NSW Office of State Revenue cuts telco costs by 16 per cent

NSW Office of State Revenue cuts telco costs by 16 per cent

Deploys new virtual network infrastructure

The NSW Office of State Revenue (OSR) has slashed its annual telecommunications costs by around $200,000 and increased network performance between its two data centres by 100 times due partly to new virtual network infrastructure.

The OSR has begun deploying Avaya Virtual Network Enterprise Architecture (VENA) virtualisation software to create a ‘network fabric’ between two data centres to make them appear as one to simplify network management and improve service for users.

The virtual network has enabled the OSR to reduce the number of links between its business partners in Sydney, and improve network performance between its production and disaster recovery data centre locations from 100Mbps to 10Gbps.

It has also prompted the department to renegotiate contracts with carriers, resulting in a 16 per cent reduction in telecommunications costs from $1.2 million in the 2010/11 financial year to $1 million for the year ending June 30, 2012.

“The government wants us to reduce operations costs by 15 per cent and the virtual network infrastructure is providing the foundation for us to do this,” Prakash Sakya, deputy director, Infrastructure Branch, Information Services Business Unit, NSW Office of State Revenue told CIO.

Achieving near zero data loss

Almost 90 per cent of the $18 billion in revenue collected by the OSR each year is transacted electronically. Consequently, the department needs to provide highly available network infrastructure that ensures it can minimise potential data loss if a server fails at one of its data centres.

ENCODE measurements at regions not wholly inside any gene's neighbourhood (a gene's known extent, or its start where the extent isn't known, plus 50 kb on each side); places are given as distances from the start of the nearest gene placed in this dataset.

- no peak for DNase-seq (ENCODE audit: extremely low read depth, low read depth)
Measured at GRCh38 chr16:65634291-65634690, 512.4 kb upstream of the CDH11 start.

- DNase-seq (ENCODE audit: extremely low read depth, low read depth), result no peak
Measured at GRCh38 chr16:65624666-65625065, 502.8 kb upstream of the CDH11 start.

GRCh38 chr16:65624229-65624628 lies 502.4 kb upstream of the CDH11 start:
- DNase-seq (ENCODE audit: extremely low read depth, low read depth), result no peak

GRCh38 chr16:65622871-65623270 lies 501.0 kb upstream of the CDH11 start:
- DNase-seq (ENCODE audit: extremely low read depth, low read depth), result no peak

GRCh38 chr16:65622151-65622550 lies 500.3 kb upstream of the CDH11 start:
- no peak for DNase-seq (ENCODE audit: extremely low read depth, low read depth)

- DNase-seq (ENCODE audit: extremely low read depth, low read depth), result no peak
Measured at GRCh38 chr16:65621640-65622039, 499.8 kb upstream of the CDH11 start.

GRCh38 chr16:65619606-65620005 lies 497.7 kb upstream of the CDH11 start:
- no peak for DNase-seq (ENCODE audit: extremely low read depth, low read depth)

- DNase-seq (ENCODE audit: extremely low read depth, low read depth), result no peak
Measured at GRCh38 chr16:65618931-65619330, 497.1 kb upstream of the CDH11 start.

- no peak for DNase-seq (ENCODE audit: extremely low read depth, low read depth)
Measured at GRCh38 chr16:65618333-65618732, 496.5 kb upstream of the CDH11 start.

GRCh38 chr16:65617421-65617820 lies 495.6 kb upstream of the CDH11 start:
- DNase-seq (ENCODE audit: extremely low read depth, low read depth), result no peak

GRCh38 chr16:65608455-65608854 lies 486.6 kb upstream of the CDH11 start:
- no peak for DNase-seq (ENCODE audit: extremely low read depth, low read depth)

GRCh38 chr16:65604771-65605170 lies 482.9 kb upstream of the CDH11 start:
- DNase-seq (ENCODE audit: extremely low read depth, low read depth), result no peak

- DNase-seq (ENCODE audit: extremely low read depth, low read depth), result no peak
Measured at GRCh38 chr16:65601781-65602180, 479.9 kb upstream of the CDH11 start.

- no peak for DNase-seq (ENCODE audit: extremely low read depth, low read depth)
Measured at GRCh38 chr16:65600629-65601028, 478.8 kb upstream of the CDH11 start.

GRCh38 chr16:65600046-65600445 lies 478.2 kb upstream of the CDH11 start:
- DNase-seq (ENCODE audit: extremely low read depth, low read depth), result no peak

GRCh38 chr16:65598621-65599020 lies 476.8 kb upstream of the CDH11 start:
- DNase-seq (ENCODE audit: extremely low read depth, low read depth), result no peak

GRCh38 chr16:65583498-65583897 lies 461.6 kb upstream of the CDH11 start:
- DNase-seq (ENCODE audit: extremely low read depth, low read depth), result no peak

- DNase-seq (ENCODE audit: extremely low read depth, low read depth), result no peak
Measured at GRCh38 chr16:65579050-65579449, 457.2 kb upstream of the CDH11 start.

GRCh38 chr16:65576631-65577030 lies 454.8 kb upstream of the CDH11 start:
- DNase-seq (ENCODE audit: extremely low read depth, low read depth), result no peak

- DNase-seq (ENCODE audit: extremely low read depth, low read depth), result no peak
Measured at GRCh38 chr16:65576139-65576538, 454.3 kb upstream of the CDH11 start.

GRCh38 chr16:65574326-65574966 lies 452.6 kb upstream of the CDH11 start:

According to Sakya, the OSR was previously equipped to deal with two hours’ worth of data loss as systems were brought back online after a production site failure. However, as the number of electronic transactions has increased, the department needed to significantly reduce this window.

Sakya said that although the department had not experienced any incidents which resulted in significant downtime, it needed to take a more “proactive approach” to DR.

The organisation will do this by extending Avaya VENA to its existing virtual server infrastructure, which was created using VMware virtualisation technology. By December, the department expects to finish building virtual network clusters at its production and disaster recovery sites, to provide visibility over its network services at both locations as if they are in the same data centre.

It expects to achieve “near zero” data loss following a major disaster (site failure) when the virtual network rollout is complete. Sakya said having a more “transparent network” between both sites would eliminate the need for users to wait up to four hours for core business systems to be recovered after a site failure. These systems are used to administer state taxes and process fines and penalties and run in a virtual server environment.

“Without Avaya VENA underlying [the network], we would not be positioned to automatically recover from a site failure; we would have to spend time doing manual scripting, which is the reason it can take four hours [to get systems back online],” said Sakya.

The OSR also plans to deploy the EMC V-Plex virtual storage technology, which will enable the company to connect storage clusters across its two locations and treat them like a single pool of storage.

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